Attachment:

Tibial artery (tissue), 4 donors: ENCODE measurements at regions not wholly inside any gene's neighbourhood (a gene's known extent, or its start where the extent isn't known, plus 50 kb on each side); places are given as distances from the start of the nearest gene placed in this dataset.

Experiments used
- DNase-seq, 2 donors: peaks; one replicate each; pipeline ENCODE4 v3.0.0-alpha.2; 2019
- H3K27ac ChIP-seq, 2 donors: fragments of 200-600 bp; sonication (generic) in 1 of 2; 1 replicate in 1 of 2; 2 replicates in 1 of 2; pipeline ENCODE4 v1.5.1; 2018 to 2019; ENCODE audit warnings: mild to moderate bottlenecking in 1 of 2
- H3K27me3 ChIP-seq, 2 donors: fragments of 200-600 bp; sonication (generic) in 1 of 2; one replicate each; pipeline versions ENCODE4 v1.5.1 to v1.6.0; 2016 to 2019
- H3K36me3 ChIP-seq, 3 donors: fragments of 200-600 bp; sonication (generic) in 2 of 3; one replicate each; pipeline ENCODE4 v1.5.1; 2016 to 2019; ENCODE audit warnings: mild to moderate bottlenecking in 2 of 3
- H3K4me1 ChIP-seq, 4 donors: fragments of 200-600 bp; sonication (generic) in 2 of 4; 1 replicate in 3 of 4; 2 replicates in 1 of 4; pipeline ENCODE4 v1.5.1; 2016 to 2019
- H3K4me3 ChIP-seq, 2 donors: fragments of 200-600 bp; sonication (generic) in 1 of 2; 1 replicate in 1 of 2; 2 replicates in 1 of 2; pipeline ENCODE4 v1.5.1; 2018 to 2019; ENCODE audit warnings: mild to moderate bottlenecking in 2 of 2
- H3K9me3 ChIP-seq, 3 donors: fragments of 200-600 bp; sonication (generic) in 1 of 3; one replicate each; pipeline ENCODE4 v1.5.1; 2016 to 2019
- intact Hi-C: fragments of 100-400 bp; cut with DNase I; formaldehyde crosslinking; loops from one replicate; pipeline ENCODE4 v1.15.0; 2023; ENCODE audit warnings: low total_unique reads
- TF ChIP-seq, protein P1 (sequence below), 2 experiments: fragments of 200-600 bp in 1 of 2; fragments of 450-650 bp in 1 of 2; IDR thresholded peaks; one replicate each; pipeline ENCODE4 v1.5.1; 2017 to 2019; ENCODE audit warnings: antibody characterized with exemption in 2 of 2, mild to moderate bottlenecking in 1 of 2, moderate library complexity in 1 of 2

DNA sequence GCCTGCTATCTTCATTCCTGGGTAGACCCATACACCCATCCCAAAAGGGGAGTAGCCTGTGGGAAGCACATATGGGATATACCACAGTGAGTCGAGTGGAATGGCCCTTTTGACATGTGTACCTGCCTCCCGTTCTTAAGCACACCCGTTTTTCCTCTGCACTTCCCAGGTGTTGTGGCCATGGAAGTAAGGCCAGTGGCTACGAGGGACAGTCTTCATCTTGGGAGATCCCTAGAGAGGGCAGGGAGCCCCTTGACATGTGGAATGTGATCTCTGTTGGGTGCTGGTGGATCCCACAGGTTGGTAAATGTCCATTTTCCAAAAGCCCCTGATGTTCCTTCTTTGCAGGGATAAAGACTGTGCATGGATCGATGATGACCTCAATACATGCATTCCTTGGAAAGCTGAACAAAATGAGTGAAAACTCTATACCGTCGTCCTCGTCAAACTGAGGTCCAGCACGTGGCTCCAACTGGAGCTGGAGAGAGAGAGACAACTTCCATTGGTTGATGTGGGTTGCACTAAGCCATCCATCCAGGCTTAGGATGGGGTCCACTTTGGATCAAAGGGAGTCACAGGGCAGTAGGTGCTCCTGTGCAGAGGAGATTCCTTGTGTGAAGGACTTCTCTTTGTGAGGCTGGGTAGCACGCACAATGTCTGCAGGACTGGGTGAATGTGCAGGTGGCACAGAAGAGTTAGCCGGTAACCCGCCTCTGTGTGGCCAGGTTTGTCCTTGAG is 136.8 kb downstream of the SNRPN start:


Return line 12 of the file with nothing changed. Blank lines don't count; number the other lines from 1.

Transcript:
DNA sequence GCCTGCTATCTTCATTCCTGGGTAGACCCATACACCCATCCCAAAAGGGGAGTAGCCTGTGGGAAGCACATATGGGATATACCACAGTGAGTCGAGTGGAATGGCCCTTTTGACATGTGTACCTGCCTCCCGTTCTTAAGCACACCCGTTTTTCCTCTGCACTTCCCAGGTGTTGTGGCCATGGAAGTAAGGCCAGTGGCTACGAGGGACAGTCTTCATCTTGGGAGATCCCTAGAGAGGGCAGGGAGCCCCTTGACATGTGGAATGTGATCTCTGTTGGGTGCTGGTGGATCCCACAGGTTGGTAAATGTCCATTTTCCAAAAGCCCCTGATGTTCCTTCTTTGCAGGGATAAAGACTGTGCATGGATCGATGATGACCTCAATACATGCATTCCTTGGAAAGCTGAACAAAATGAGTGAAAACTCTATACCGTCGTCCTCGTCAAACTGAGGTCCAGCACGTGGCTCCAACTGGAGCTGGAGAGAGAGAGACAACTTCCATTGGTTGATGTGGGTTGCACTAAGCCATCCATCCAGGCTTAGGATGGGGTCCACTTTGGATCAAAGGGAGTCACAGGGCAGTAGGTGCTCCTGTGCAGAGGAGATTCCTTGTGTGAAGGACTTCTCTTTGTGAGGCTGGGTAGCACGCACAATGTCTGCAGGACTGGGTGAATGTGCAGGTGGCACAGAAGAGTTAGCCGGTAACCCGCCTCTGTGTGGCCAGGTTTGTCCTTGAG is 136.8 kb downstream of the SNRPN start: